by ihidemychocolate



Boys Soldier On

I’ve spent the last year focused on preparing my daughter (and myself) for her leaving the family nest and starting college. My son, on the other hand, spent the last year quietly growing up. I think he thinks no one noticed. Maybe he wishes no one noticed. But I did. We did.

Not that long ago, he was still sneaking in (occasionally) for a reassuring snuggle around 4 am one or two nights a week. We never chased him out because we knew the day would soon come when our boy-man would no longer galumph into bed with us. Sure enough, that day came.

Not that long ago, his little boy voice would crack as his young man voice began to assert itself. Now, the little boy voice is gone. Family and friends mistake him for my husband when he answers the phone.

Not that long ago, he would chatter away endlessly. Now, I get one-syllable answers mixed in with eye-rolls and grunts.

I recently read a post about creative ways to get your child to talk to you about their day. Instead of “How Was Your Day?” try “What’s the funniest thing that happened today?” Yeah right, I tried that years ago and just got “M-o-m!” accompanied by an eye roll. It didn’t help that as a working mom, his school day was over eons ago by the time I got home, hindering spontaneous sharing sessions.

Now, he is shaving the scrubble from his face, at least once a month. (“Scrubble” is a combination of scruffy stubble, appropriately descriptive.) And learning about styptic pencils, while I grimace as I imagine the razor slicing his still-quite-smooth face.

The signs appeared on his door over the summer, around his 15th birthday. We had gotten into a bad dynamic where I nagged him to clean his room and he passively-aggressively didn’t. Keep Out! No Coming In! Fair enough. I don’t really like nagging him anyway. Clearly, he was ready for some privacy and some ownership of his space, of his self.

My son is sweet, empathetic, and sensitive. When he was a little boy, I worried that he would get teased. I balanced my desire to keep him sweet and naïve forever with the knowledge that at some point protective layers would envelop him. And so they have. Part of growing up, especially for boys figuring out how to be a man in our culture today, is to adopt some outward characteristics of being cool, which usually means acting like you don’t care, even if you do care. Deeply. And I know he cares. Deeply.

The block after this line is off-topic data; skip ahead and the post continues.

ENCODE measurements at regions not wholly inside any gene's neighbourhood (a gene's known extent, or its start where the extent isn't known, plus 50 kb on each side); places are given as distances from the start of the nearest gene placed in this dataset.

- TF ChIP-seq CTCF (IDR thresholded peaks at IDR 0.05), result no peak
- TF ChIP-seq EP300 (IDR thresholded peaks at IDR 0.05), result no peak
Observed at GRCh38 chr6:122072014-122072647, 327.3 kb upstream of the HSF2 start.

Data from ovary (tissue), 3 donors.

As John Mayer sings in Daughters:

Boys, you can break

You’ll find out how much they can take

Boys will be strong

And boys soldier on

But boys would be gone without warmth from

A woman’s good, good heart

I listened to Emma Watson’s HeForShe speech at the UN. Intently and gratefully. The one where she mourns the fact that her male friends stopped expressing their feelings by the age of 18. The one where she invites men to support feminism and to recognize that men are damaged by gender inequality. The one where she hopes for a world where men can be sensitive and vulnerable and valued as fathers. Because when men don’t feel they have to be aggressive and controlling, then women won’t feel they have to be submissive and controlled. I encouraged my son (who has had a long-standing crush on Emma Watson, though I’m sure I’m supposed to not know that and I’m sure I’m not current on his current crushes) to listen to her speech. Just as I hope my attempt to expose him to lots of nutritious food will someday pay off with him opting for a broader range of food choices beyond macaroni and cheese, so I hope my offerings about life and love and the search for meaning will serve him well as he learns to be true to himself and not be overly bound by social conventions.

Right now, he is eager to fit in and to become a man. Right now, that means appearing to be too cool to care too much. Right now, that means spending more time with friends, identifying with Dad, and carving out some personal space where Mom is not welcome. At 15, that is as it should be.

Mothers (and Fathers), let’s be good to our sons. They will learn how to love from us. While he sorts out who he is and what kind of man he is becoming, I will follow his lead. I’ll listen when he’s ready to talk. I’ll help when asked. I’ll cherish our hugs and Mother-Son movie nights. I’ll imprint those last boyish expressions before they are gone forever, so proud of my young man, who feels so deeply.